Options can induce risk taking for arbitrary preferences
AbstractIt is widely believed that call options induce risk-taking behavior. However, Ross (2004) challenges this intuition by demonstrating the impossibility of inducing managers with arbitrary preferences to always act as if they were less risk averse. If preferences and price distributions are unknown, risk-taking behavior cannot be always induced by an option contract. Here, we prove a new result showing that, with no information about preferences and some knowledge about prices, one can write a call option that makes all managers prefer riskier projects to safer ones. This points out that in order to design options that induce risk taking it is sufficient to have information about price distributions. Copyright Springer-Verlag Berlin/Heidelberg 2006
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Bibliographic InfoArticle provided by Springer in its journal Economic Theory.
Volume (Year): 27 (2006)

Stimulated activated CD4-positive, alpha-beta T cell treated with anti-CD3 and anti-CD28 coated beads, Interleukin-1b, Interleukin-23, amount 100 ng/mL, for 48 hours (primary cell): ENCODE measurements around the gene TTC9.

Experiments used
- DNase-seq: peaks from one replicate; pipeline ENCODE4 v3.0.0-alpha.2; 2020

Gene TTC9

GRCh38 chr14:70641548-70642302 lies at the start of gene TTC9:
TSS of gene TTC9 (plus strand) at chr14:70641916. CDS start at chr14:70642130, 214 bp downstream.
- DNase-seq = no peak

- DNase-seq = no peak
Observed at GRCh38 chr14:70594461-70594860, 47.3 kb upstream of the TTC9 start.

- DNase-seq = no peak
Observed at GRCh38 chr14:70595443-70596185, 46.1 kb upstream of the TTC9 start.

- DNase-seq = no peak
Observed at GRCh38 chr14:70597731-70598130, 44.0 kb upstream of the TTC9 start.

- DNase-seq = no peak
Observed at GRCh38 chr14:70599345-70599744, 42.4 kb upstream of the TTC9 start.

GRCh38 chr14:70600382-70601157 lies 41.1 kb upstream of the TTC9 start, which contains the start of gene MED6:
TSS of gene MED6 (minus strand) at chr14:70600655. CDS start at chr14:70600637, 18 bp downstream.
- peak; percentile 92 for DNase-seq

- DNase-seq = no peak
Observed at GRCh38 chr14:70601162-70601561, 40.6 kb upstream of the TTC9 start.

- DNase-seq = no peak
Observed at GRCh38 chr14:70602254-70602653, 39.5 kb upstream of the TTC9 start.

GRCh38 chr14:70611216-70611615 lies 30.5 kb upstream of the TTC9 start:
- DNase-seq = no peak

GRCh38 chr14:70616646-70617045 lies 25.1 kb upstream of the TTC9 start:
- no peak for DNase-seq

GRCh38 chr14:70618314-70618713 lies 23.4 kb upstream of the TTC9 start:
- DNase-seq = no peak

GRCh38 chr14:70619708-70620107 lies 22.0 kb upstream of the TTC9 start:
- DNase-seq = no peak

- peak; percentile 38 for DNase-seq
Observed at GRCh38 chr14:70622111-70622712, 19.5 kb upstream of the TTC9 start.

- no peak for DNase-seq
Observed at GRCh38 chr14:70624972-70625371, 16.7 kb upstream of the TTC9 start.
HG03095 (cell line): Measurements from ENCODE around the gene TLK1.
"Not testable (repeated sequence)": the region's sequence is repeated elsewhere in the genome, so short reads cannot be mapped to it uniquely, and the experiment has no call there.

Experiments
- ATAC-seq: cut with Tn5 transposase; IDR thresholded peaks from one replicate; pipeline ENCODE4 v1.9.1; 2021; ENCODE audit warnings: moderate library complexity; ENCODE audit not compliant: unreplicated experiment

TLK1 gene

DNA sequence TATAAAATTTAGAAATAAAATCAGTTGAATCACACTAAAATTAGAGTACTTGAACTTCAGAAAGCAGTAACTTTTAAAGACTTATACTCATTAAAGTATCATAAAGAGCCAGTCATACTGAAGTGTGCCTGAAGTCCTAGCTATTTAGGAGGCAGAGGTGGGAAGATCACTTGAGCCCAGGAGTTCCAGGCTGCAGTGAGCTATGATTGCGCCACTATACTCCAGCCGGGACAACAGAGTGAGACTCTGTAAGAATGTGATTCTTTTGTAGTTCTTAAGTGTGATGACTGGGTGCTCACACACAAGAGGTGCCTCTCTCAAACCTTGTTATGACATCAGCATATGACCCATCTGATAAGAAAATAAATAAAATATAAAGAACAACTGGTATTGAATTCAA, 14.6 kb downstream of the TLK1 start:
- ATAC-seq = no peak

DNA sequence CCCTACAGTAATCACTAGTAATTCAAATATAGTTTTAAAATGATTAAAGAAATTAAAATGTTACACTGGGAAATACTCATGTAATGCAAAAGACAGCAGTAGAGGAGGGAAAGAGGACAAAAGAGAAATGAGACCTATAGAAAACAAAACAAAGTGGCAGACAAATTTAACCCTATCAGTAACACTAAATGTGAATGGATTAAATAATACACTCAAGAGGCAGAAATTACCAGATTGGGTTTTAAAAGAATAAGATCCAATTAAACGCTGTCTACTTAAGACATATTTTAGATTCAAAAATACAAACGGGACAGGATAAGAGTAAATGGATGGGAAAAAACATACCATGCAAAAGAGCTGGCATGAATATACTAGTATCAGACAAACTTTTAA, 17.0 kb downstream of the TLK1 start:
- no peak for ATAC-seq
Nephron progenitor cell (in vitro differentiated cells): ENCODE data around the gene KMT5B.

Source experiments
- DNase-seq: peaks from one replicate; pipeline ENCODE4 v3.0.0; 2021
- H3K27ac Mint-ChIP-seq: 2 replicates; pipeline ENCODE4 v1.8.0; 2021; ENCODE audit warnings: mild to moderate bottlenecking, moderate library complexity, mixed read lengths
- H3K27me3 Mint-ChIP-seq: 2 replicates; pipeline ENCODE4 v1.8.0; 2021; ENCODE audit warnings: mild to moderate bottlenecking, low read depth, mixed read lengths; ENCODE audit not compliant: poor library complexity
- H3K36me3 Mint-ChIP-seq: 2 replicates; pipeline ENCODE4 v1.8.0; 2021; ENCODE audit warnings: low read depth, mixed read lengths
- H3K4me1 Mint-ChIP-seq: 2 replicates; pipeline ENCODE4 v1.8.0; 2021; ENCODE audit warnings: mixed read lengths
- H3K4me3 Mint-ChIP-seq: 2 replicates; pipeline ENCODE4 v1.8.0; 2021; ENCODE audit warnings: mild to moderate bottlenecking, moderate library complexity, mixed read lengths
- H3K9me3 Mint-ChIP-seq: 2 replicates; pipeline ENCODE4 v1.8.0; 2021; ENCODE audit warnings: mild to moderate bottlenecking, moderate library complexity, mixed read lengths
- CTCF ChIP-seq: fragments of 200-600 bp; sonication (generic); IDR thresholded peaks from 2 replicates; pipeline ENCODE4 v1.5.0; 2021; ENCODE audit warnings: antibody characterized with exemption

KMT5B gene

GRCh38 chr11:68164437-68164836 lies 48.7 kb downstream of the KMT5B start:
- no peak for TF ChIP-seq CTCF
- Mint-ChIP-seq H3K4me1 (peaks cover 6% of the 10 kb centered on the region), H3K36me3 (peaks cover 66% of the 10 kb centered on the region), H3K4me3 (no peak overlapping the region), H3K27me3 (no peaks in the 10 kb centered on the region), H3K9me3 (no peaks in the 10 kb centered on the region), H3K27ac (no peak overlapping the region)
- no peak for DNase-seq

Issue (Month): 3 (04)
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Web page: http://link.springer.de/link/service/journals/00199/index.htm
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- Tzioumis, Konstantinos, 2008. "Why do firms adopt CEO stock options? Evidence from the United States," Journal of Economic Behavior & Organization, Elsevier, vol. 68(1), pages 100-111, October.
- Dong, Zhiyong & Wang, Cong & Xie, Fei, 2010. "Do executive stock options induce excessive risk taking?," Journal of Banking & Finance, Elsevier, vol. 34(10), pages 2518-2529, October.
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